The fishing town of Cordova, Alaska, already buried under some 15 feet of snow this year, got several more inches Tuesday. It's virtually cut off from the outside world.
But CBS News correspondent Ben Tracy was determined to get there - and he did, after quite a plane ride, from Anchorage, through a blizzard.
"The pilot," he says, "told us we had a one percent chance of making the landing in Cordova, but ... we made it."
From the airport, Tracy was "driving in on the only road that goes into Cordova. (It's) surrounded by mountains and glaciers, and avalanches have been closing it for the past couple of days. The National Guard has been doing everything it can to keep this road open, because it's really the only way into town."
When he reached Cordova, Tracy saw a giant snow melter, which is so big it had to be brought in on a barge, and which is needed because there's nowhere left to put plowed snow.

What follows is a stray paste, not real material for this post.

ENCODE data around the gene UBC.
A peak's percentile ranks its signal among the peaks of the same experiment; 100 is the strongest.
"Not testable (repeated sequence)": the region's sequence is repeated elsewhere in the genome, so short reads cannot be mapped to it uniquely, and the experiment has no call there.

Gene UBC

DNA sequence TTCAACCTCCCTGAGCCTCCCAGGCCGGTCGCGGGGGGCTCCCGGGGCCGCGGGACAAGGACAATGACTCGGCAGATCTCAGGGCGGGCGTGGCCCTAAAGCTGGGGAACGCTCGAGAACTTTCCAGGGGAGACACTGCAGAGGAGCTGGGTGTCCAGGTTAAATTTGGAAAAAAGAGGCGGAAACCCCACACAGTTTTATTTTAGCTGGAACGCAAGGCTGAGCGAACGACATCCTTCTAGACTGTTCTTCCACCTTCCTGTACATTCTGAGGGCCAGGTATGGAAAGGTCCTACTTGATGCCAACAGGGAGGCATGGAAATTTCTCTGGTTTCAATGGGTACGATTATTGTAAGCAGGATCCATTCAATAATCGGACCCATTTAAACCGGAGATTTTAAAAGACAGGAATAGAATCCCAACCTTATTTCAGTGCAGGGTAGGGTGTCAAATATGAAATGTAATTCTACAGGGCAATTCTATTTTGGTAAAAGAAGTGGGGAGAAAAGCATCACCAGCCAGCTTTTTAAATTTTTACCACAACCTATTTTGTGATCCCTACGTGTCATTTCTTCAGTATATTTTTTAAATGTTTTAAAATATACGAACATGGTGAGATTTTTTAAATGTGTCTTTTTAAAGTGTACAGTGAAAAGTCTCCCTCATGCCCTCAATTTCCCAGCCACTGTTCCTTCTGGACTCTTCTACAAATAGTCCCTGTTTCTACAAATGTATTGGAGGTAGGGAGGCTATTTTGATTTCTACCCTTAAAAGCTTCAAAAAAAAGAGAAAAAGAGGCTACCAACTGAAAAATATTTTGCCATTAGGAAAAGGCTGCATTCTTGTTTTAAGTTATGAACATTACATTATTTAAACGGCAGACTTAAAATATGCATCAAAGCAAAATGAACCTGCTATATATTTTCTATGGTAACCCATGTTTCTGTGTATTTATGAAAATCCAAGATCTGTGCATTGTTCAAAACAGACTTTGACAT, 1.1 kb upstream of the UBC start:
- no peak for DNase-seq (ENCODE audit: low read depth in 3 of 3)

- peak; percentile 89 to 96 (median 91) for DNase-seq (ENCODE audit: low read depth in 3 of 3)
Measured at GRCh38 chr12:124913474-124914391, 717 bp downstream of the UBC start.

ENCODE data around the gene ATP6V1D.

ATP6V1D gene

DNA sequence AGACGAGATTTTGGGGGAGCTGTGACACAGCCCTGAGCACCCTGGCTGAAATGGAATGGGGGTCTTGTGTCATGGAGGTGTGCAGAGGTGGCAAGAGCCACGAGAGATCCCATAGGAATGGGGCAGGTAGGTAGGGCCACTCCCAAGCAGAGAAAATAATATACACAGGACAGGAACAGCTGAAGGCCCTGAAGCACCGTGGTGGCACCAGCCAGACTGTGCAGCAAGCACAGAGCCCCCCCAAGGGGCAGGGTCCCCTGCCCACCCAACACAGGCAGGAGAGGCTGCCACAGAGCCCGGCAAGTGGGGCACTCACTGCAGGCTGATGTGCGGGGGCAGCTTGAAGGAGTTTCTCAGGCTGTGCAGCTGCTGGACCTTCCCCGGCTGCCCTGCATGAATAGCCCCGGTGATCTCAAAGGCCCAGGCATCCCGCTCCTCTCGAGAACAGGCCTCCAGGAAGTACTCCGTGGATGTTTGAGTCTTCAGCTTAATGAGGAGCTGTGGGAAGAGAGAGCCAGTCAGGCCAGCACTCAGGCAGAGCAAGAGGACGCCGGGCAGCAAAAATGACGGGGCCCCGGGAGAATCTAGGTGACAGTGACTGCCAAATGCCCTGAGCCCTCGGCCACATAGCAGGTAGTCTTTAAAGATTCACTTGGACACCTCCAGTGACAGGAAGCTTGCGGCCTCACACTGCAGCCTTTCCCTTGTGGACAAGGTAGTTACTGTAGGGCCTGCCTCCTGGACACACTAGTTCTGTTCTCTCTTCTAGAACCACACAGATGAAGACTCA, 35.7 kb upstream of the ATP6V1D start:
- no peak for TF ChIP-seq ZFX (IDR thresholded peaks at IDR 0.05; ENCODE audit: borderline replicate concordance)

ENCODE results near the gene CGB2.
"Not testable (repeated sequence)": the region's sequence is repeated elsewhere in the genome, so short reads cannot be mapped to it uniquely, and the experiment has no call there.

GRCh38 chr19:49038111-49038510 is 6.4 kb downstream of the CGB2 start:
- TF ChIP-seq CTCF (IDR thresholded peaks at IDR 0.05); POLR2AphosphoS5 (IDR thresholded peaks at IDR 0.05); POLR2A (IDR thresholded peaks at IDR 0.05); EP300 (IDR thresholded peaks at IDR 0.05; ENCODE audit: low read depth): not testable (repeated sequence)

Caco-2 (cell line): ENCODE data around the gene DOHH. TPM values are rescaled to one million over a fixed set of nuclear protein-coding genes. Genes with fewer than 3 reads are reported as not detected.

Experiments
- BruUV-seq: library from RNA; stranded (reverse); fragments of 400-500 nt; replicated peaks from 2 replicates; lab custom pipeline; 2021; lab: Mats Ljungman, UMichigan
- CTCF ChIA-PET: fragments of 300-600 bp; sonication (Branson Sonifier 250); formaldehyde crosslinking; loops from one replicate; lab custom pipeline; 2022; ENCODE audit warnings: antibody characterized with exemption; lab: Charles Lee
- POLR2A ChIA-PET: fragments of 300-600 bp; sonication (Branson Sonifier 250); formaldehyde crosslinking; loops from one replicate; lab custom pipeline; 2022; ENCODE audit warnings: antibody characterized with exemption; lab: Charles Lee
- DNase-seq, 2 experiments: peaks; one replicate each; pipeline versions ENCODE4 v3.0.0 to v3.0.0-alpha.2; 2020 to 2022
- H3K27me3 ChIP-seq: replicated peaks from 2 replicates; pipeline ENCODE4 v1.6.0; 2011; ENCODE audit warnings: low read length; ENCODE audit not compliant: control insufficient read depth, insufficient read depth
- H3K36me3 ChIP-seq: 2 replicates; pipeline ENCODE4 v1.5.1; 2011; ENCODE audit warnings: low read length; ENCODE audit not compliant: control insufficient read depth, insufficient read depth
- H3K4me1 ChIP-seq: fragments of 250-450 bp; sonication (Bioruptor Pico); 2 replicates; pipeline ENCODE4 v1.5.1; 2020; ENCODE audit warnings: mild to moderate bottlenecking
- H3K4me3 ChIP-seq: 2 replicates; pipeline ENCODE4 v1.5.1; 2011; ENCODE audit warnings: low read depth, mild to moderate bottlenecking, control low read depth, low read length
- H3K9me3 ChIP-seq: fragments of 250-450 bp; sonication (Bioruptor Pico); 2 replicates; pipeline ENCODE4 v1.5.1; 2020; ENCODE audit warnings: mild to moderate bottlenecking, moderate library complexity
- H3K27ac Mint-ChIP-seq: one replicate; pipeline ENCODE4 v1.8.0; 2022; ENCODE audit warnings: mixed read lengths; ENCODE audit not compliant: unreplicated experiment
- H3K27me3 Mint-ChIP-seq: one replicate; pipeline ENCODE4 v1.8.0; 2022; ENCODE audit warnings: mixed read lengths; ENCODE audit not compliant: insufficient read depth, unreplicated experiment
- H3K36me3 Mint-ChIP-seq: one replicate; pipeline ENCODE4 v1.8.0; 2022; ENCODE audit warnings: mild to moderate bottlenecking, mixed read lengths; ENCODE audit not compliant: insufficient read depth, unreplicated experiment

The Alaskan National Guard has been on the ground there now for three days, racing to clear snow from roads and rooftops to keep them from caving in.
Shovels, of all things, are in very short supply.
"They need so much help, the Coast Guard is now working on land, helping to fix snowplows to keep them out on the streets."
Cordova resident Carlos Comparan admits, "Some of us are kind of embarrassed with all the attention ... this is Alaska, you know!"
Even the most prepared Cordovans are getting fed up with the white stuff, which just keeps piling up.
"The good news," says Tracy, "(is that) the snow is finally stopping. The bad news: Rain is on the way. That will make the snow even heavier, and the cleanup even tougher."
To see Tracy's report, click on the video above.